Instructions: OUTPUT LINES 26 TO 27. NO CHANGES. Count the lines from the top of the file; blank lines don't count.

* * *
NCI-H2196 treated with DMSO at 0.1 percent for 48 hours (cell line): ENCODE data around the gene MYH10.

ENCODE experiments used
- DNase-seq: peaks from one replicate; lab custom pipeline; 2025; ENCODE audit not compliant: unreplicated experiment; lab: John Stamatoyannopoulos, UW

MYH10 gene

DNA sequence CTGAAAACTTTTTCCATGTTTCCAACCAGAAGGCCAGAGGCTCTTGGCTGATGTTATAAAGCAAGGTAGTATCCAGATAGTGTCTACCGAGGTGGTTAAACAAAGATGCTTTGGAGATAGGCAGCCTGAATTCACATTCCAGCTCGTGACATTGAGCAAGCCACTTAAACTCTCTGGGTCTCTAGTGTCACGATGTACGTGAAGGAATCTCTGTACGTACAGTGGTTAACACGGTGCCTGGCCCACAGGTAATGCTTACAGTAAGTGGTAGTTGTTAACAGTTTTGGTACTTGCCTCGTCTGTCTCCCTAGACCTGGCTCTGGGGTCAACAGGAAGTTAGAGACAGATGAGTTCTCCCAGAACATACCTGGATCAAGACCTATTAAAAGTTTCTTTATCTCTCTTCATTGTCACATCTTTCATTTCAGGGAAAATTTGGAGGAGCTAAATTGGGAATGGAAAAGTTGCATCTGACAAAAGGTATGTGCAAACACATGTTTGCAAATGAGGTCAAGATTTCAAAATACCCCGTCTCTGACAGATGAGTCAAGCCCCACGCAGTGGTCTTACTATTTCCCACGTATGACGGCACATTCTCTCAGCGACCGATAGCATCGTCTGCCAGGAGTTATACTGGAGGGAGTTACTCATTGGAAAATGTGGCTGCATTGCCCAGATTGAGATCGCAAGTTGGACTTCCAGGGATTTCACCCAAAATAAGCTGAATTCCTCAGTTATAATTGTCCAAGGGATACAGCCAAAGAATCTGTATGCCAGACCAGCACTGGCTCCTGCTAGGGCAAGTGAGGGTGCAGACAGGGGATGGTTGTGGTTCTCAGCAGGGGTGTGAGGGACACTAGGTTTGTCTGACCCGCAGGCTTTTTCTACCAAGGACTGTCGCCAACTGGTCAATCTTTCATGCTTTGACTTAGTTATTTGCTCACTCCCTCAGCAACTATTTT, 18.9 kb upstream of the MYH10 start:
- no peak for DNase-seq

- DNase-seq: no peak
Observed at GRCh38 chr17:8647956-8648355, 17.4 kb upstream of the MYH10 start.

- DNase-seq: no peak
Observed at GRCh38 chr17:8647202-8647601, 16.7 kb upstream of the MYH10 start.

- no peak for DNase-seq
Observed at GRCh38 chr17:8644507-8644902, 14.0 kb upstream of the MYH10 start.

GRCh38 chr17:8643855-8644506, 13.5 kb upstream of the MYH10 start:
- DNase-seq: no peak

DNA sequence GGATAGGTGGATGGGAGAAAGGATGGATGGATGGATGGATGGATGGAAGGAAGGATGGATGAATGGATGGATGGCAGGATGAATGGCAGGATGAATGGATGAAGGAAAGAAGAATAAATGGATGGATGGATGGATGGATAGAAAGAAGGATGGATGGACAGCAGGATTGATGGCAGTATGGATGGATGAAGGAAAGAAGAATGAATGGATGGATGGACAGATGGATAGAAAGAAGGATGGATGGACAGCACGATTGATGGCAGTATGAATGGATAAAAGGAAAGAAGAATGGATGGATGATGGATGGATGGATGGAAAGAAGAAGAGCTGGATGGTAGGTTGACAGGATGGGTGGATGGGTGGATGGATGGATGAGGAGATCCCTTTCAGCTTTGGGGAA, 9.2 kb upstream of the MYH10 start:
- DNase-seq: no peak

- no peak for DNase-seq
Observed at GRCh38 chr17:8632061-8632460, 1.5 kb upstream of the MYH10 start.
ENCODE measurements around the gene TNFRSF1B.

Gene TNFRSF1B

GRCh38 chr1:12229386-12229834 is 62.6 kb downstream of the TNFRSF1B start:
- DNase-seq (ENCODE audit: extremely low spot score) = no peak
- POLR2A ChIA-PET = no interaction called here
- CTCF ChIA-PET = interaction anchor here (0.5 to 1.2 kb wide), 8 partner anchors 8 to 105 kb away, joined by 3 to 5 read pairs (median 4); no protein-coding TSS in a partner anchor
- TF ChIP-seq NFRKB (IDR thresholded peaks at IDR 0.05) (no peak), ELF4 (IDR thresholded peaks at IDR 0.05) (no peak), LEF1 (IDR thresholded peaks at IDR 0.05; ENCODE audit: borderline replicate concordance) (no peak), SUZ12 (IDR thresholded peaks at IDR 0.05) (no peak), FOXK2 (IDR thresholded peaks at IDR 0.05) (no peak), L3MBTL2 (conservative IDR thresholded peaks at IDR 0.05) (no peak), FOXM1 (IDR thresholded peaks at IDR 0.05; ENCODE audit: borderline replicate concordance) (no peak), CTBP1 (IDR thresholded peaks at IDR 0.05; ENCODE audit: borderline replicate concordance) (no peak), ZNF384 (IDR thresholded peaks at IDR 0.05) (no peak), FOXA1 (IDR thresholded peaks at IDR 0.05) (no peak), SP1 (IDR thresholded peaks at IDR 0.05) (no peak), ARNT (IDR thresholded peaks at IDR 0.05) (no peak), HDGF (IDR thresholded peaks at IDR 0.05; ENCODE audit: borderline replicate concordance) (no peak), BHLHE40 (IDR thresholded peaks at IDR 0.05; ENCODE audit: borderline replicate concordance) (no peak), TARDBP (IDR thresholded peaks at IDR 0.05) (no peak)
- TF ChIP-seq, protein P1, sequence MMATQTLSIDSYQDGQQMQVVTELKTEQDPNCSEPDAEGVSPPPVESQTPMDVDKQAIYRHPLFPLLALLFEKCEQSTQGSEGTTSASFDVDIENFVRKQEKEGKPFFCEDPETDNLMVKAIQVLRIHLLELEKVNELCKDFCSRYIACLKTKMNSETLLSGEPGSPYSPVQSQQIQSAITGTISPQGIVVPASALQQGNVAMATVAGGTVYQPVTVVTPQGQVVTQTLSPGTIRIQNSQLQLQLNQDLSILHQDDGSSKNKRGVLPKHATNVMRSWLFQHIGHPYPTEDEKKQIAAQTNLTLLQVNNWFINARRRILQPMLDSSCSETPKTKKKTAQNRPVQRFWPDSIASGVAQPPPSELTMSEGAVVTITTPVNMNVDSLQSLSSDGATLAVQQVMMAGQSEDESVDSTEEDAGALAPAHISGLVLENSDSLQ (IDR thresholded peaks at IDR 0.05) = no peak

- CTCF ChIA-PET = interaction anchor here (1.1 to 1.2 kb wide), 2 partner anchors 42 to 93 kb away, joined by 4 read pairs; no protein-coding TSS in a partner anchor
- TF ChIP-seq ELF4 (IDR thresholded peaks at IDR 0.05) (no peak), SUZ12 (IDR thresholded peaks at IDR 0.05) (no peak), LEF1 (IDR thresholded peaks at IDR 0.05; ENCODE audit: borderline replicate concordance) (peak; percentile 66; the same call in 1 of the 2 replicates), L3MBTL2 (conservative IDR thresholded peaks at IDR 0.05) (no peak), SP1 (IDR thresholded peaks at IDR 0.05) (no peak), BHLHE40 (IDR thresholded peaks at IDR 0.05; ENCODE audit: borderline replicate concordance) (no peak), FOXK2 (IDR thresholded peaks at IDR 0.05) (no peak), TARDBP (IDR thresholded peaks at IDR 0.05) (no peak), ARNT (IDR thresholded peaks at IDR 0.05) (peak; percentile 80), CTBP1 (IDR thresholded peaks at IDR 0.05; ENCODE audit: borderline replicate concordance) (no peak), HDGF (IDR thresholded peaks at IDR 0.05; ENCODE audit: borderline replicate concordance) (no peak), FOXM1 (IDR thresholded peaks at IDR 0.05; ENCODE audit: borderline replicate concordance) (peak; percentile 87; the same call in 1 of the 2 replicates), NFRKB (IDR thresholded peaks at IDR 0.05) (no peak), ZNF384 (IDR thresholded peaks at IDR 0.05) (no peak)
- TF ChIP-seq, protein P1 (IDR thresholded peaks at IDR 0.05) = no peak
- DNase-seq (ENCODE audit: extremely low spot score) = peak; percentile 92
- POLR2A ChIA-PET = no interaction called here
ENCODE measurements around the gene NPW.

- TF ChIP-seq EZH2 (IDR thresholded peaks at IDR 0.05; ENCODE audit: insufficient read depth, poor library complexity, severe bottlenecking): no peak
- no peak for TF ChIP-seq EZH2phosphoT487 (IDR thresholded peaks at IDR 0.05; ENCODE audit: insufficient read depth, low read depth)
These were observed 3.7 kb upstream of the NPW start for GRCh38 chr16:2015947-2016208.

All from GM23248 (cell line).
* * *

- TF ChIP-seq, protein P1, sequence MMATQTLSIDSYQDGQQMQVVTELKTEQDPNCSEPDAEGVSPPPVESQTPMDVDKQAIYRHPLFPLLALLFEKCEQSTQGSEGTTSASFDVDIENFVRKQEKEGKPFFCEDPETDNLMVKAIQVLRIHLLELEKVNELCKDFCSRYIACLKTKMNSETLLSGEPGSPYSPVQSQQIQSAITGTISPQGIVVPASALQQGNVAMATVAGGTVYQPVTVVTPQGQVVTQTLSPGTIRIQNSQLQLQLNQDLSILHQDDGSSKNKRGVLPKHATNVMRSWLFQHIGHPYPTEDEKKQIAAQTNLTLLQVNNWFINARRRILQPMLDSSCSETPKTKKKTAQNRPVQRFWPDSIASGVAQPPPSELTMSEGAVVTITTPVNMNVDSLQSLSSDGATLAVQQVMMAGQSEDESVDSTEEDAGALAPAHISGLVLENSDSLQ (IDR thresholded peaks at IDR 0.05) = no peak

- CTCF ChIA-PET = interaction anchor here (1.1 to 1.2 kb wide), 2 partner anchors 42 to 93 kb away, joined by 4 read pairs; no protein-coding TSS in a partner anchor